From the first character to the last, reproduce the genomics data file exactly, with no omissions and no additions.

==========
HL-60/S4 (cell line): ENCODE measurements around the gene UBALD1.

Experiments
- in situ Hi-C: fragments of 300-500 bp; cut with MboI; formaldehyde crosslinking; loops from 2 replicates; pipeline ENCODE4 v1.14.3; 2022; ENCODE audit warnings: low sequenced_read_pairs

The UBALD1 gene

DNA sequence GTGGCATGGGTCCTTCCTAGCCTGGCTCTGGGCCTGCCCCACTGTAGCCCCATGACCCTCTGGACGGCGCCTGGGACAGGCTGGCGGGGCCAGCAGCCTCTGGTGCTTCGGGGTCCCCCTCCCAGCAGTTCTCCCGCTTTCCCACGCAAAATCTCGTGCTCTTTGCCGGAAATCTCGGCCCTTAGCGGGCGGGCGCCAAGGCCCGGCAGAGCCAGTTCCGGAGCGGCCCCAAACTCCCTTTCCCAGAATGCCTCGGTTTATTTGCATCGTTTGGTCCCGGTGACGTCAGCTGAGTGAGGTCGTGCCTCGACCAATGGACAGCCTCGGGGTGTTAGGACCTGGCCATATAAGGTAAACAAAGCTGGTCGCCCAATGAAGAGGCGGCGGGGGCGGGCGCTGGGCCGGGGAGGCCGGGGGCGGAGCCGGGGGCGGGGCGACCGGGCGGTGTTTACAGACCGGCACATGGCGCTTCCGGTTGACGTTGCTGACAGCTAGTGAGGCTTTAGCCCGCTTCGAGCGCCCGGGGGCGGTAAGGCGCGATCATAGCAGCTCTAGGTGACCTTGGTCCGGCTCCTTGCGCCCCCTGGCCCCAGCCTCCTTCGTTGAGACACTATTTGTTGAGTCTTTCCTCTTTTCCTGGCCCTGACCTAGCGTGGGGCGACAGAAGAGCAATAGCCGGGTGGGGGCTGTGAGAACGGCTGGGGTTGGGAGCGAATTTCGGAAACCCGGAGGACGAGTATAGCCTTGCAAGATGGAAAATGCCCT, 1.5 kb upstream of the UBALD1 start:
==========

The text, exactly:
HL-60/S4 (cell line): ENCODE measurements around the gene UBALD1.

Experiments
- in situ Hi-C: fragments of 300-500 bp; cut with MboI; formaldehyde crosslinking; loops from 2 replicates; pipeline ENCODE4 v1.14.3; 2022; ENCODE audit warnings: low sequenced_read_pairs

The UBALD1 gene

DNA sequence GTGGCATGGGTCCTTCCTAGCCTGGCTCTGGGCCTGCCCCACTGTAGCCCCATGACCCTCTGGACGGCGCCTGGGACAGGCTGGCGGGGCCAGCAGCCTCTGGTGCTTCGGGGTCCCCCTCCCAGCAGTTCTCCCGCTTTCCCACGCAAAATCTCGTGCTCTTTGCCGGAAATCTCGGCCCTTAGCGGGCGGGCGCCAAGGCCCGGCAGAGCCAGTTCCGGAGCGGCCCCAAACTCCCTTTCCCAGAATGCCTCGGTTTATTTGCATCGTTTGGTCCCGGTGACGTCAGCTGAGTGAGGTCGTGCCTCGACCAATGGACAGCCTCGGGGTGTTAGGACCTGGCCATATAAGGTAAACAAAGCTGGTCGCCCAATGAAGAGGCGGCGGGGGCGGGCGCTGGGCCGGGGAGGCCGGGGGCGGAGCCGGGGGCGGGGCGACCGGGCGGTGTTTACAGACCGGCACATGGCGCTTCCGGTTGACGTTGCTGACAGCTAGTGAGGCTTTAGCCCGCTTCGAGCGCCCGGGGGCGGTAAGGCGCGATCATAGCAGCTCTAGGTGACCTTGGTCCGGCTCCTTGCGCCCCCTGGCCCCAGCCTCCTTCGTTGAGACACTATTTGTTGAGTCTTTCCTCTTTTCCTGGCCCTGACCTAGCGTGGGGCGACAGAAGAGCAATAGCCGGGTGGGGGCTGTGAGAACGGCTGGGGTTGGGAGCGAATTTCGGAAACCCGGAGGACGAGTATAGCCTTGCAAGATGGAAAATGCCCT, 1.5 kb upstream of the UBALD1 start: